Nearly four years after filing for bankruptcy, the Diocese of Duluth will go before a judge Monday, Oct. 21, for final confirmation of a reorganization plan that would provide approximately $40 million in compensation to victims of child sexual abuse.
U.S. Bankruptcy Judge Robert Kressel will review the proposed settlement at an 11 a.m. hearing at the federal courthouse in Duluth. If he signs off, up to 125 survivors who filed claims could soon begin receiving payments and the diocese would finally emerge from bankruptcy protection.
The diocese voluntarily filed for Chapter 11 bankruptcy in December 2015 in the wake of a $4.9 million jury verdict. That award came in the first lawsuit in the state to go to trial under the Minnesota Child Victims Act, which opened a three-year window for victims of decades-old abuse cases to file suit. An onslaught of claims followed in the bankruptcy process.
The case, however, was mired in litigation for years as the diocese sued to force coverage from five insurance companies — a matter complicated by the fact that the abuse claims date as far back as the 1940s. All five insurers eventually settled, with contributions ranging from $250,000 to $15 million.
Under the reorganization plan announced in May, the diocese itself would provide more than $10 million to a distribution trust, with contributions expected from most or all of its 75 parishes as well as other Catholic entities. Insurers are covering the remaining sum.
That settlement was reached between the diocese and a creditors' committee representing the survivors. Ballots were sent to the 125 claimants, who returned near-unanimous support for the plan. While their vote is not binding, attorneys have said they expect the judge will confirm the plan.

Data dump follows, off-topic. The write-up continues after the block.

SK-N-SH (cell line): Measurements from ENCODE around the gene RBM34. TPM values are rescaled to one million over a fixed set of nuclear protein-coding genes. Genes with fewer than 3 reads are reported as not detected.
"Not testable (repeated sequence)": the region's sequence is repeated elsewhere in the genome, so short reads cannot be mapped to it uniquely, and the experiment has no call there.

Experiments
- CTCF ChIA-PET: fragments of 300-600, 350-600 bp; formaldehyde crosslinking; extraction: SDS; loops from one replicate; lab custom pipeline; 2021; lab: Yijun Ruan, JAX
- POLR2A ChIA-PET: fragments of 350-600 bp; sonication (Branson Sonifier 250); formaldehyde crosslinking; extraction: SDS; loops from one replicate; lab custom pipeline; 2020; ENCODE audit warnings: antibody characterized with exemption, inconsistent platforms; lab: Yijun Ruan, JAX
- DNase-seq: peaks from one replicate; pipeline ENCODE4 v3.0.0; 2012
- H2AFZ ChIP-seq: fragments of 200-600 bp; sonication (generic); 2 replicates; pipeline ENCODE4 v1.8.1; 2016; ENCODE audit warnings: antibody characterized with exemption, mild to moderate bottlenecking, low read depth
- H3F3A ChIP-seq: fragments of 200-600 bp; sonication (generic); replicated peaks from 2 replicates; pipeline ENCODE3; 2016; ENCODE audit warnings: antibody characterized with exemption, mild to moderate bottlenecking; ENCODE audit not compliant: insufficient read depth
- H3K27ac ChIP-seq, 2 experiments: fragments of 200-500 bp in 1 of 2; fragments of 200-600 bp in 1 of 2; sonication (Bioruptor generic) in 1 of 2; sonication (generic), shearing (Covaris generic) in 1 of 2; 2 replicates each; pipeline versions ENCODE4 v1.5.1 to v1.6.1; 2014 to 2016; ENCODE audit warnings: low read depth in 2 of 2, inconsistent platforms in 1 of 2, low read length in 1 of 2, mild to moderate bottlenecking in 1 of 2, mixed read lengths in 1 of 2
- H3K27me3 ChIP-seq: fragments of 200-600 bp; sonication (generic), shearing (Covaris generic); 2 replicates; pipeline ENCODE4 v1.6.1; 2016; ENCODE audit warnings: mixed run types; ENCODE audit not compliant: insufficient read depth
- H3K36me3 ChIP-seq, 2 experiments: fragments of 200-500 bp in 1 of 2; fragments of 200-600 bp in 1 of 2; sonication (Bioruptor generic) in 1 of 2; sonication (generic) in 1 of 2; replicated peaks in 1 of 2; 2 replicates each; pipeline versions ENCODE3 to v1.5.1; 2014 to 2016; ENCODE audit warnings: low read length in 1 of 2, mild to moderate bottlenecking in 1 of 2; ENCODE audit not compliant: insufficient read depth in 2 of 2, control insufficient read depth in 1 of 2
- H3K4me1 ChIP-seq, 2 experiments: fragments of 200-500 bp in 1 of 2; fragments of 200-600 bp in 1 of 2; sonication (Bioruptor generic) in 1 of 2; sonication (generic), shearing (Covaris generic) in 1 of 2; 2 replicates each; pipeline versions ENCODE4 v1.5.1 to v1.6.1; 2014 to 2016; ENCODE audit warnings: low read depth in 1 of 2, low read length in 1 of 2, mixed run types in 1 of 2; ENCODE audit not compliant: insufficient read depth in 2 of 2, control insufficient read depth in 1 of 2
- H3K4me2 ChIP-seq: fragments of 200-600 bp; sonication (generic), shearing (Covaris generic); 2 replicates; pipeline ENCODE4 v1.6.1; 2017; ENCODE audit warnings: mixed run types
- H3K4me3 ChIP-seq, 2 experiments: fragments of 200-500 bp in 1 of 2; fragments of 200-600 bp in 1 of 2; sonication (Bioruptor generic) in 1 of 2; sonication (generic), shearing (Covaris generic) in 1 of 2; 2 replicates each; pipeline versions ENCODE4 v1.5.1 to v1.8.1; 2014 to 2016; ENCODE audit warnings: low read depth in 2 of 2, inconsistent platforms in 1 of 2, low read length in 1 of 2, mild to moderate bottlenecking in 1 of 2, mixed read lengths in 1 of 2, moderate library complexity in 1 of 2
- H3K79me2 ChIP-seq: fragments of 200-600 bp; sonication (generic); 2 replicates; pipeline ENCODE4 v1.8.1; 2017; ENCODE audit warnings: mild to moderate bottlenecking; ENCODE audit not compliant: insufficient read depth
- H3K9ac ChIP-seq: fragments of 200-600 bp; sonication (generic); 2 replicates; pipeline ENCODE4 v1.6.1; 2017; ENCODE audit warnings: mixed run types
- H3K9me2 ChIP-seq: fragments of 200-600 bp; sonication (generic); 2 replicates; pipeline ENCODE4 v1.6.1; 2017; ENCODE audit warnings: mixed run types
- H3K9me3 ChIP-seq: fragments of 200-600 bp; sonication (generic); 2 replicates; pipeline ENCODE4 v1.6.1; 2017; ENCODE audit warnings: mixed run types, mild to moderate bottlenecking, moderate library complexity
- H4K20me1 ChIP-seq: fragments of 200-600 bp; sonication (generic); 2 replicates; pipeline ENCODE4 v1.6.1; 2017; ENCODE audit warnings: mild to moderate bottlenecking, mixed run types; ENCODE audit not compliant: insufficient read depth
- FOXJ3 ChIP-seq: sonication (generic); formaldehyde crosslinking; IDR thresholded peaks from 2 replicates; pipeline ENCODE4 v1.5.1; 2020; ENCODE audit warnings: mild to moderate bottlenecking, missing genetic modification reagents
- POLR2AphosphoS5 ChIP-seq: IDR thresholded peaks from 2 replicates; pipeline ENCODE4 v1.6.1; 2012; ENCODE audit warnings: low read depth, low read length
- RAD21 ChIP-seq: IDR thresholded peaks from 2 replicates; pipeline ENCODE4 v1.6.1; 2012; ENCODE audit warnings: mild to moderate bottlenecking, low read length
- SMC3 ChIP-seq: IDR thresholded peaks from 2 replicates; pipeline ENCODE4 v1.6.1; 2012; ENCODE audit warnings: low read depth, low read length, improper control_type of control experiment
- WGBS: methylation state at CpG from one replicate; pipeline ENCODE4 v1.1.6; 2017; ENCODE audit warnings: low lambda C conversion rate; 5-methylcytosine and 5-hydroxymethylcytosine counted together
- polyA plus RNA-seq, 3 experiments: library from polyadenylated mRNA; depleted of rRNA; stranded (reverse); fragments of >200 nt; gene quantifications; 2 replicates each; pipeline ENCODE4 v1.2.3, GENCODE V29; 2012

Once approved, a claims evaluator would be appointed to determine specific award amounts for each victim.
Mike Finnegan, an attorney at St. Paul-based Jeff Anderson & Associates, represents many of the survivors. He said compensation isn't the only important component of the reorganization plan.
As part of the settlement, the diocese also would be required to release files on more than three dozen priests deemed "credibly accused," making information public on abuse allegations and how they were handled by the church. In addition, the plan requires the diocese to have child protection protocols in place.
"I think it will help get some closure for them," Finnegan said this week. "A big piece of this is the documents, and that is something we will be working on in the coming months to get those redacted and make them public. That was something that was really important to survivors and to us."
Diocese officials have repeatedly stressed that they have had child protection measures in place for several years, and any new allegations of abuse are promptly turned over to proper authorities.
The Diocese of Duluth includes more than 56,000 Catholics across a 10-county region of northeastern Minnesota.
Duluth was the 15th diocese or religious entity in the country to file for bankruptcy. That number has since grown to 25, according to data maintained by Penn State Law.
The step has been taken by all but one diocese in Minnesota. Last year, Kressel approved a $210 million settlement for more than 400 survivors in the Archdiocese of St. Paul and Minneapolis. The Diocese of New Ulm is awaiting approval of a $34 million agreement with 93 victims. The Diocese of St. Cloud faces 74 claims, while the Diocese of Winona-Rochester faces 115 claims in still-unresolved cases. The Diocese of Crookston avoided bankruptcy by reaching a $5 million settlement in 15 lawsuits filed under the Child Victims Act.